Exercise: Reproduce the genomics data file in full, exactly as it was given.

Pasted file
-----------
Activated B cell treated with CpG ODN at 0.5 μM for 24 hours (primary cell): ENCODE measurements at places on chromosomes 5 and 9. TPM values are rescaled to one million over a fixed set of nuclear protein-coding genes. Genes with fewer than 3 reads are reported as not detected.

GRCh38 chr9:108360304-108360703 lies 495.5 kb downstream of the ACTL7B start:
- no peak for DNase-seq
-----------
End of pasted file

Activated B cell treated with CpG ODN at 0.5 μM for 24 hours (primary cell): ENCODE measurements at places on chromosomes 5 and 9. TPM values are rescaled to one million over a fixed set of nuclear protein-coding genes. Genes with fewer than 3 reads are reported as not detected.

GRCh38 chr9:108360304-108360703 lies 495.5 kb downstream of the ACTL7B start:
- no peak for DNase-seq